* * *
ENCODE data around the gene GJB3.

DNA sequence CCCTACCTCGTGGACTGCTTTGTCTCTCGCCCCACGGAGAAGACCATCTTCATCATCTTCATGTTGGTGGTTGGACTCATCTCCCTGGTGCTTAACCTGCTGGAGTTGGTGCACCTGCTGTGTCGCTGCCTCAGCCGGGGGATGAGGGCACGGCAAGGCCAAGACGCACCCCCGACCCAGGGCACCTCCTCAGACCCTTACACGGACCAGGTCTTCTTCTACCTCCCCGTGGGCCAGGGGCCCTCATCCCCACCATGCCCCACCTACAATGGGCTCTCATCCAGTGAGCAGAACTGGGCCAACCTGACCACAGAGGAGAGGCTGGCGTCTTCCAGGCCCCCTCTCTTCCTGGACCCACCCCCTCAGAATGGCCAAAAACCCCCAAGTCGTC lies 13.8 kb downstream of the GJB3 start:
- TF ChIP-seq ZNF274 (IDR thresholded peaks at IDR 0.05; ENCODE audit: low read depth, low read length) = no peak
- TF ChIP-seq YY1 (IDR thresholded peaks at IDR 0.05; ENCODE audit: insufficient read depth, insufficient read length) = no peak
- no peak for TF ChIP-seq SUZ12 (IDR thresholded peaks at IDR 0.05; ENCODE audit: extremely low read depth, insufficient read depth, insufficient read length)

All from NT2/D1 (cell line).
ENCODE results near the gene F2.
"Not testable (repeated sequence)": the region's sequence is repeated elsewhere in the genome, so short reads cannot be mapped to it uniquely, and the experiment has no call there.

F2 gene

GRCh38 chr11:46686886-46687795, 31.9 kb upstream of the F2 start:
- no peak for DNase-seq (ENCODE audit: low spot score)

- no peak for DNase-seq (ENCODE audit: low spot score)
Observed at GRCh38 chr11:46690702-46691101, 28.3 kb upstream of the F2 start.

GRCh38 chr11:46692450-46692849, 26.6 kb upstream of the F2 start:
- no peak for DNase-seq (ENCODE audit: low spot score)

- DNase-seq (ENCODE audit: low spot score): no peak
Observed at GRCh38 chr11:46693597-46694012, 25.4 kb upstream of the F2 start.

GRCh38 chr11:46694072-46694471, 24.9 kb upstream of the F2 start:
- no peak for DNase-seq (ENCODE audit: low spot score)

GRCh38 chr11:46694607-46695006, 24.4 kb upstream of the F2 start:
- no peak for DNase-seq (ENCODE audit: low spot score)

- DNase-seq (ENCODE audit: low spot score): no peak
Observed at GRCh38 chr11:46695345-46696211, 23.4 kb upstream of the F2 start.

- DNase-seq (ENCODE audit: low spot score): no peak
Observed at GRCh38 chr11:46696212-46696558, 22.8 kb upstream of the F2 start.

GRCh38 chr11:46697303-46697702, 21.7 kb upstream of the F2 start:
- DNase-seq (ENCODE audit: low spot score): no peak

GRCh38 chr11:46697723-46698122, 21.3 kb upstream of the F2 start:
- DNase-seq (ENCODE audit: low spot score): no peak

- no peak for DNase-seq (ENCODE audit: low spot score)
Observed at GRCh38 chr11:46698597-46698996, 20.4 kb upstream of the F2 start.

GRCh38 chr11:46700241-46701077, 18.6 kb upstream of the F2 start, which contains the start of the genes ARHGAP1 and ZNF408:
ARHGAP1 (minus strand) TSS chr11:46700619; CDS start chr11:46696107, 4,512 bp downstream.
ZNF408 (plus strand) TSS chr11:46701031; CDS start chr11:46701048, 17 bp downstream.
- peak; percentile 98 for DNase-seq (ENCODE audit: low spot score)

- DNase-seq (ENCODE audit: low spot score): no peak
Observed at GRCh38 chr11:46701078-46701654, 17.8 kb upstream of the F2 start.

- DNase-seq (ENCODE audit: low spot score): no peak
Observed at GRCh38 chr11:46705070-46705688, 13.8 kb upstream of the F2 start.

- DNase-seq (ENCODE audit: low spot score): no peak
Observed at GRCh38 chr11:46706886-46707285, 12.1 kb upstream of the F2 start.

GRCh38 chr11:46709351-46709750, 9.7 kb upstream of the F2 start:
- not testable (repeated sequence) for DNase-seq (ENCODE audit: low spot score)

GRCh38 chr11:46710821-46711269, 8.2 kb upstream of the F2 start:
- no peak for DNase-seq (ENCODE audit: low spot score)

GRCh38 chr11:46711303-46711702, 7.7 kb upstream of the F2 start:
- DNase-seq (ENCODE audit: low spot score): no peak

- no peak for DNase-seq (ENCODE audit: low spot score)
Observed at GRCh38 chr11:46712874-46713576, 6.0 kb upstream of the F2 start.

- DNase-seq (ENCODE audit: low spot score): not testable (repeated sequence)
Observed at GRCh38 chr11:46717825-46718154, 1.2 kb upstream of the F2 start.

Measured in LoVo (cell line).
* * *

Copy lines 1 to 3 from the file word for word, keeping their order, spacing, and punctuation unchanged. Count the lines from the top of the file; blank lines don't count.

ENCODE data around the gene GJB3.

DNA sequence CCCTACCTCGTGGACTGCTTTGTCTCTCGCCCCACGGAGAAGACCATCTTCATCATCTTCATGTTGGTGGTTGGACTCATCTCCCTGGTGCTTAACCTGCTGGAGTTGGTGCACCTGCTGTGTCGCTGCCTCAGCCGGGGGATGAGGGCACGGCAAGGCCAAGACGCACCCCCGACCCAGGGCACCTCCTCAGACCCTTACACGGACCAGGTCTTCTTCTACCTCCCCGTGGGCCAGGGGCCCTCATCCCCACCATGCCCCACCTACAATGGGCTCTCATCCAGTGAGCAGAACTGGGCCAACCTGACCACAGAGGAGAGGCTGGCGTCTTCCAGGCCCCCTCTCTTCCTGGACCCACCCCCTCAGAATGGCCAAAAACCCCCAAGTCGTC lies 13.8 kb downstream of the GJB3 start:
- TF ChIP-seq ZNF274 (IDR thresholded peaks at IDR 0.05; ENCODE audit: low read depth, low read length) = no peak